Brasilien: Ruth de Souza

Peace is living with dignity and pleasure. Greed brings unhappiness and stops human beings from being in peace.

— Ruth de Souza

Daughter of a laundress and of a peasant, Ruth de Souza (1928) was born in Rio and was the first Afro-Brazilian woman to become an actress. In 1945, she founded the Afro-Brazilian Experimental Theater. She was the first Afro-Brazilian in the dramatic arts to play the role of Desdemona, a William Shakespeare character. Along with her colleagues, she was prohibited from entering a reception, an episode of prejudice that, in 1951, gave rise to the first Brazilian law against racism.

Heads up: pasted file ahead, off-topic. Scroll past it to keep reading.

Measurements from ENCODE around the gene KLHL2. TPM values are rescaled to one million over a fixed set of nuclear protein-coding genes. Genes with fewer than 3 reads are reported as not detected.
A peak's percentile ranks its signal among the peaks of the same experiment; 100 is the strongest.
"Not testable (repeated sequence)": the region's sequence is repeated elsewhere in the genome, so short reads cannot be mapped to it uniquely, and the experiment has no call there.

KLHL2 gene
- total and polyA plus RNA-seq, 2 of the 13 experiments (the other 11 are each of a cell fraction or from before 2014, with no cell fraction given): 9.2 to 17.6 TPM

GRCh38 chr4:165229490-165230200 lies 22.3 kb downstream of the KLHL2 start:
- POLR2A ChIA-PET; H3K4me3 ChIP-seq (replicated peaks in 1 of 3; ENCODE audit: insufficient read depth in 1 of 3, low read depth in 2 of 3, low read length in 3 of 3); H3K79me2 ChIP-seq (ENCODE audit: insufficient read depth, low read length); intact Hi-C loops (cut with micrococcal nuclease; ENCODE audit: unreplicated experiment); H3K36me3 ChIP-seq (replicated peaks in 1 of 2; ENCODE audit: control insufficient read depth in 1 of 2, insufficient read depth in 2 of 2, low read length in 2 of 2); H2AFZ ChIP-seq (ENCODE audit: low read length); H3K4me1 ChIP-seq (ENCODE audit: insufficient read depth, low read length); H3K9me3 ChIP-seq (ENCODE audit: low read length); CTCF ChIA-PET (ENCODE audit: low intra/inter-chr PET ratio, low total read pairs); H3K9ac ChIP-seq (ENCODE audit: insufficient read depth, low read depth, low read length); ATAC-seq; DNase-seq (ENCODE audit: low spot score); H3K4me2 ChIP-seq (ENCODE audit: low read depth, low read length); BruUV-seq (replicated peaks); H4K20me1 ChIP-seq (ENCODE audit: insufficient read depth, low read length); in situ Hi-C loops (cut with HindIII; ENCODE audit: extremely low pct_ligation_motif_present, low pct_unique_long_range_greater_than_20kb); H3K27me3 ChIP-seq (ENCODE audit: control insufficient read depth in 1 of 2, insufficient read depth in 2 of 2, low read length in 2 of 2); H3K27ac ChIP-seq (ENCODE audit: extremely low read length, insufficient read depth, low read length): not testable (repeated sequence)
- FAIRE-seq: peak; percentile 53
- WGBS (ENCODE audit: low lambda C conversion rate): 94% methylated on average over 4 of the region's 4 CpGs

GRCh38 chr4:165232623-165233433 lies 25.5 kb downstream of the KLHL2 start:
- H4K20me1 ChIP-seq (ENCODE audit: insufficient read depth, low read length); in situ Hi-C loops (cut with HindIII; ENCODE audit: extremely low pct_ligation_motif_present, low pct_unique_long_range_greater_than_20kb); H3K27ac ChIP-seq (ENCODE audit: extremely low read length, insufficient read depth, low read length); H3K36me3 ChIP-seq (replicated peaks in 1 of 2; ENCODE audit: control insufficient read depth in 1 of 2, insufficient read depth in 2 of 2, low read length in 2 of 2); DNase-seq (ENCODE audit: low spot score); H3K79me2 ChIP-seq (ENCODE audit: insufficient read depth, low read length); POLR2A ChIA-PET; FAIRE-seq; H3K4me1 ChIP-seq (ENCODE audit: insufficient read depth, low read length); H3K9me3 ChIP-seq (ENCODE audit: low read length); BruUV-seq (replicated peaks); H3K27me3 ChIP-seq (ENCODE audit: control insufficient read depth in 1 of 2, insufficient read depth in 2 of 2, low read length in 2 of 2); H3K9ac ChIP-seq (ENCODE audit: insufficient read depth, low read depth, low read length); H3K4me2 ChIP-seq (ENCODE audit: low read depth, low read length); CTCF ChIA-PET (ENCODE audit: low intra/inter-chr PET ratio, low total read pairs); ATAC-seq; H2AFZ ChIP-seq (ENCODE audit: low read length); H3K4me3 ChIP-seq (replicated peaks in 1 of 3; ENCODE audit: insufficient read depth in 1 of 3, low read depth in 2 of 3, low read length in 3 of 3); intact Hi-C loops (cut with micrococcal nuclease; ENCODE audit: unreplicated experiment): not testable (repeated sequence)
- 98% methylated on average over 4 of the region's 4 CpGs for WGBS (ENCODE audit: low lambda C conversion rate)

In love with movies since her youth, Ruth de Souza heard, whenever she expressed her desire to become an actress, this answer: “You cannot be an actress because you are an Afro-Brazilian.” With a 60 year old career, Ruth is living proof of the victory of tenacity against prejudice. “Racism was not much different from what it is today.” Confronting it, however, seemed absolutely natural to her. “I was always much respected,” she affirms, “but Afro-Brazilian women are still invisible.” Making way in the dramatic arts required her to confront the beauty standards of her time, which did not include Afro-Brazilians. “I am sure that my acting career helped change the perception that Brazilian society had of Afro-Brazilians,” she says. Being the first Afro-Brazilian to go up on the stage of the Municipal Theater is one of the marks of Ruth's career. Her dedication to the theater had as a result a scholarship to study dramatic arts in the United States. Pioneer in Brazilian cinema, her debut was in 1947. Ruth starred in 22 movies, once as the main role, and she was nominated for the award of best supporting actress in the Venetian Film Festival, along with Katherine Hepburn and Lili Palmer. Ruth's professional trajectory is linked to the beginning of Brazilian television, where she began working in 1952. Dedicated to her career, Ruth did not get married and she did not have children. But she did not make of this a way to escape of feminine standards. “It simply did not happen.” She lives alone and believes that solitude helps bring her peace of mind and concentration. Among the various public recognitions of her work, Ruth highlights the badge of Official of the Rio Branco Order, with which the Brazilian government recognized her enormous contribution to the theatrical arts.